Wasabi Wallet 2.0 Will Offer Automatic CoinJoins by Default to Boost Privacy

One of the main Wasabi Wallet 2.0 improvements is not just to the CoinJoin design through WabiSabi, but also its usability. We could see it debut in about nine months.

AccessTimeIconNov 5, 2020 at 4:00 a.m. UTC
Updated Sep 14, 2021 at 10:27 a.m. UTC

Wasabi Wallet, the privacy-focused bitcoin software wallet, has set a broad timeframe for the release of Wasabi Wallet 2.0. The goal is not only to make the wallet easier to use as more people start adopting bitcoin, but also to implement the privacy improvements of the WabiSabi protocol, including making CoinJoins automatic by default. 

In a blog post laying out the launch timeline of the wallet, Wasabi announced the updated version would get a full UI (user interface) rewrite and user experience improvements, as well as make a CoinJoin easier for your average user. At the moment the team is in the midst of first steps for all three of these developments. While the most likely timeline for release is nine months, it could take as few as three or as many as 14. 

The post also said manual coinjoining will be a thing for “power-users only.” 

“Wasabi adds complications to traditional Bitcoin wallet workflows with its manual coinjoining process and its mandatory coin control features,” said Adam Ficsor, Wasabi co-founder and lead researcher, in an email to CoinDesk.

“To improve upon these we're planning to make coinjoining automatic by default and build upon the realization that coin control is mostly friction when the user would like to spend conjoined coins, so we should be able to introduce a simple send for that.”

Automatic CoinJoins

A CoinJoin is a method for bitcoin (BTC) users to make their payments harder to track by combining multiple payments from multiple senders into a transaction, muddying the ability of third parties to see who paid whom.

Ficsor said his plan currently is that at wallet creation, users would be asked if they want the wallet to take care of CoinJoins or whether they’d prefer to do it manually, as is the case now. Users would also set a privacy target (Ficsor tossed out levels such as none, some, high and Snowden) and then everything would happen automatically from there.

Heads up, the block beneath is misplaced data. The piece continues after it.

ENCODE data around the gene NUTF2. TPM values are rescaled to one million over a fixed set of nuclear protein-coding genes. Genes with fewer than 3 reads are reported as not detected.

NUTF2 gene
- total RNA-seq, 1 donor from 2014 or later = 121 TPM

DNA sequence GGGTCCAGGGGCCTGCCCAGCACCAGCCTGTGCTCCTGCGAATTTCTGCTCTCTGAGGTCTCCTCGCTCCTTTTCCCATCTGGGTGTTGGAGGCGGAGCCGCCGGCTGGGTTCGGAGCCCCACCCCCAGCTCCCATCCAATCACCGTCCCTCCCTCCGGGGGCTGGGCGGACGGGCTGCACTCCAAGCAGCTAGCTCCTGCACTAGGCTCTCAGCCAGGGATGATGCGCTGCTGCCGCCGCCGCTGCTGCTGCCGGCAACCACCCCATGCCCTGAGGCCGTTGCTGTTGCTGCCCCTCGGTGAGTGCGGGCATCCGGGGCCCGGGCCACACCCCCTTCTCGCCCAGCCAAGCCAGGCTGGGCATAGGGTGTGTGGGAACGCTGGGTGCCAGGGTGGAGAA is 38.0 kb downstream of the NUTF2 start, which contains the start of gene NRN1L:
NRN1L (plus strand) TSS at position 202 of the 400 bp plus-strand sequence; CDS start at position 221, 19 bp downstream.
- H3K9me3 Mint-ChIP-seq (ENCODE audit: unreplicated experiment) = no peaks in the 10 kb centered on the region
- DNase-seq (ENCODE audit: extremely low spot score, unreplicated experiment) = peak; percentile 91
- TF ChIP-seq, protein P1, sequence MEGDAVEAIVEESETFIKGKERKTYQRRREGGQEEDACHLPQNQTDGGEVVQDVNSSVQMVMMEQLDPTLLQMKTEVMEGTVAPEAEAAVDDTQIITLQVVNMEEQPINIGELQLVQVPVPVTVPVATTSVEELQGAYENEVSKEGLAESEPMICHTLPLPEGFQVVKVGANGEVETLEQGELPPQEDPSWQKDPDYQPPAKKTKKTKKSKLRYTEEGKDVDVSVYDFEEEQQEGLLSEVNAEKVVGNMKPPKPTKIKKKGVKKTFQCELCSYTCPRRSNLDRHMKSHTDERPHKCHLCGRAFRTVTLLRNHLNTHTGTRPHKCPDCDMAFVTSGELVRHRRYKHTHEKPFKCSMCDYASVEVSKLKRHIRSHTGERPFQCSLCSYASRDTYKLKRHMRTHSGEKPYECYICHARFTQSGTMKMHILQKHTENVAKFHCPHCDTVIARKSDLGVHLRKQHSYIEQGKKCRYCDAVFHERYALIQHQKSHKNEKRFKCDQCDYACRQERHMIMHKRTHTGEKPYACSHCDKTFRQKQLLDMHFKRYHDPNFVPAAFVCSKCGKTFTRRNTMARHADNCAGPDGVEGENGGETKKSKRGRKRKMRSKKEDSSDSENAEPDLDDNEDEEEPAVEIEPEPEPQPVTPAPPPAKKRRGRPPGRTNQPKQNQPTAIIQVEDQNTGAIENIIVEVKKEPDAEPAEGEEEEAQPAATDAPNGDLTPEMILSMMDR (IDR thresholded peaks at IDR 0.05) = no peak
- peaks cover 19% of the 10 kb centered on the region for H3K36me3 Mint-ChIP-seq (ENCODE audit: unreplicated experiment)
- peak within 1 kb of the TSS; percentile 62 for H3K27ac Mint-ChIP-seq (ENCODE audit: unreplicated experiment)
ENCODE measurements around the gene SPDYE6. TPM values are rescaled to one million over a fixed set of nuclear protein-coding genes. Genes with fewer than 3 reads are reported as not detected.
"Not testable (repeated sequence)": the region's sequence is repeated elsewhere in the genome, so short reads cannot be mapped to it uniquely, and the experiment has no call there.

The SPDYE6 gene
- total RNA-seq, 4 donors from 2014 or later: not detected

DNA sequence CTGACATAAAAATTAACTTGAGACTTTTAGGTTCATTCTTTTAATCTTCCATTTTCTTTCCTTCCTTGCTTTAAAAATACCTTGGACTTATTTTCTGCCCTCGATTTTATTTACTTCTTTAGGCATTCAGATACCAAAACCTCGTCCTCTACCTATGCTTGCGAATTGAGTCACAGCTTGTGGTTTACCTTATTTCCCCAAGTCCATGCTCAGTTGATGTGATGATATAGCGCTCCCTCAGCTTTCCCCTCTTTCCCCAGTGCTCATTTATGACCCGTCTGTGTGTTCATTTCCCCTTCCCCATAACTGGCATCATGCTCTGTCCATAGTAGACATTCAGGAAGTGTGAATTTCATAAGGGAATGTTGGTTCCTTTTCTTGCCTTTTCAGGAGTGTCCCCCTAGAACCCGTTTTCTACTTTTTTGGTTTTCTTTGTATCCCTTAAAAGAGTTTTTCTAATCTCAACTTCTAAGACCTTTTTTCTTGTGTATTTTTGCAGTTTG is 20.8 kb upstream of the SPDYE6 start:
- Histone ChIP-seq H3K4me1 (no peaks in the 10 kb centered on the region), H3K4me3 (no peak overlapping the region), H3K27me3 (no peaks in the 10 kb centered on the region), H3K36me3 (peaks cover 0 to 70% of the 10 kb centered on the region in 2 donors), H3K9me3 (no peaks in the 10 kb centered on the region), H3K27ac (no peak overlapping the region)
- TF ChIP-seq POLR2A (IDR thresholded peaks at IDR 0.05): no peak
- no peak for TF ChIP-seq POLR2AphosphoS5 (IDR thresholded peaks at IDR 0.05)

“CoinJoins would be done while the wallet is open (and even when it isn't) so all the user would have to do is use its wallet like a normal bitcoin wallet,” said Ficsor. 

He did say that while this is his plan, the final product could turn out differently based on what the team learns along the way. 

How WabiSabi improves on CoinJoins

In the original Wasabi Wallet, there were limits to the functionality of CoinJoins. 

“For this to work effectively, each user in a CoinJoin transaction must send a minimum amount of bitcoin to the mixing pool (e.g., 0.1, 0.01, etc) so as to ensure that they receive the same output as other users when the CoinJoin is complete,” Harper wrote. “If recipients don’t receive the same amount of bitcoin at the end of a join as other users in the mix, the transactions could be easily de-anonymized by blockchain surveillance.”

Typically, the coordinator of a CoinJoin also has insight into a user’s information, that could allow them to link inputs to a user. 

WabiSabi, which will launch with the Wasabi Wallet 2.0, works to address some of these limitations by allowing users to input different amounts of BTC, independent of what other participants put in – which, let’s be honest, is how most people spend money. The coordinator role will still exist. 

How this helps the average user

Ficsor said for average users the only uncomfortable thing they might experience with Wasabi Wallet 2.0 is that it may take a while until CoinJoins happen. This means if the users receive coins to their wallets, then it'd be automatically coinjoined in the background, and that may take a while. If users are in a hurry and want to spend their money before it’s coinjoined, they would have to utilize the manual coin control tab and figure it out, given spending non-coinjoined coins without coin control is “privacy suicide,” according to Ficsor. 

“That being said, I think in 99% of the cases there will always be coinjoined coins to spend from, so this wouldn't really occur that often.”


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